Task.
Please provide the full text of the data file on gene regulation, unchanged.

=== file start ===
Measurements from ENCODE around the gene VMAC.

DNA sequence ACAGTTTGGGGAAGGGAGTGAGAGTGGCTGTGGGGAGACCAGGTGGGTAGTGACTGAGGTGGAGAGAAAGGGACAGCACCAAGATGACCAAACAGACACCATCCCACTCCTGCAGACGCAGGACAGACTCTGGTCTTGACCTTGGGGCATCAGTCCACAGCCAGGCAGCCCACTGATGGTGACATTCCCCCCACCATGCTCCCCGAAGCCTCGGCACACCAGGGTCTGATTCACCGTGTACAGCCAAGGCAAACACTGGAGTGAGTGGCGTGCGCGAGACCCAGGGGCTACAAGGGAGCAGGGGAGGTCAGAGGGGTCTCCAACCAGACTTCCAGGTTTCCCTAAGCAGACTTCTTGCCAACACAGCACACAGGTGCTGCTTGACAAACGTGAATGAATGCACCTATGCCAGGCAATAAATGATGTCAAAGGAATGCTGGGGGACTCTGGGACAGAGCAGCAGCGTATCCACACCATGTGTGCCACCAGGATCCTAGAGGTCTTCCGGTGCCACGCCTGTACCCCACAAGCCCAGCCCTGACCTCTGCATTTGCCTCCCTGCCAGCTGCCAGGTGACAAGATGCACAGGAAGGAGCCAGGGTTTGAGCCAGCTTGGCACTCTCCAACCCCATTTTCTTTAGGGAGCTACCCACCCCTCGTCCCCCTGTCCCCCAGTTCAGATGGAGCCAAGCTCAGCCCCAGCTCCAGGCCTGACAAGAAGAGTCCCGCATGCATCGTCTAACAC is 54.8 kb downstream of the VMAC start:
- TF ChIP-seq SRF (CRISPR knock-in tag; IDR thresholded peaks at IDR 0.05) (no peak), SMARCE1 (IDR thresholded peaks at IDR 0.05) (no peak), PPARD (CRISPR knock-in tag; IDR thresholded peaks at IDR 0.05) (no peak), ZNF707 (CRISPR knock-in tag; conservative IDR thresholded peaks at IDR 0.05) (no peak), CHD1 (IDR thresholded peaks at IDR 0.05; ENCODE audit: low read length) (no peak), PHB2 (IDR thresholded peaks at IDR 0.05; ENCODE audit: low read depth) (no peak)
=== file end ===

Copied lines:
Measurements from ENCODE around the gene VMAC.

DNA sequence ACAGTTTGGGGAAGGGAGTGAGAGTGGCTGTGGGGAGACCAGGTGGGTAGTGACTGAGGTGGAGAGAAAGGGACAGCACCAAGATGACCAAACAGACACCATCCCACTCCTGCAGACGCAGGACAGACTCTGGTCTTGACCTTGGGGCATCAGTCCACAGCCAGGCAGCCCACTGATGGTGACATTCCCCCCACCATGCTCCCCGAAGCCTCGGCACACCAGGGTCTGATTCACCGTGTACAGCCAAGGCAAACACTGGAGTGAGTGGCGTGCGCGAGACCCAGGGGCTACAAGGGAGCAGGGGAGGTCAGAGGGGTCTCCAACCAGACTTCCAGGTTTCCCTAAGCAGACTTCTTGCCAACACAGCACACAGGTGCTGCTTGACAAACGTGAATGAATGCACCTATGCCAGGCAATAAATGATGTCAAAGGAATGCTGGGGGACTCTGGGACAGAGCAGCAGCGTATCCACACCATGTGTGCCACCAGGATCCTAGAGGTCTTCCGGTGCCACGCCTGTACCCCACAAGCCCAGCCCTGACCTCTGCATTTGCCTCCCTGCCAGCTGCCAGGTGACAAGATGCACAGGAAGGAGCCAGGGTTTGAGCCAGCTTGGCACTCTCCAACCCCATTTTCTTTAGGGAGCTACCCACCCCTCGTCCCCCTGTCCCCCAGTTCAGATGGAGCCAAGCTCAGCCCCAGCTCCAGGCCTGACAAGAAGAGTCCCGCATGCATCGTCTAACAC is 54.8 kb downstream of the VMAC start:
- TF ChIP-seq SRF (CRISPR knock-in tag; IDR thresholded peaks at IDR 0.05) (no peak), SMARCE1 (IDR thresholded peaks at IDR 0.05) (no peak), PPARD (CRISPR knock-in tag; IDR thresholded peaks at IDR 0.05) (no peak), ZNF707 (CRISPR knock-in tag; conservative IDR thresholded peaks at IDR 0.05) (no peak), CHD1 (IDR thresholded peaks at IDR 0.05; ENCODE audit: low read length) (no peak), PHB2 (IDR thresholded peaks at IDR 0.05; ENCODE audit: low read depth) (no peak)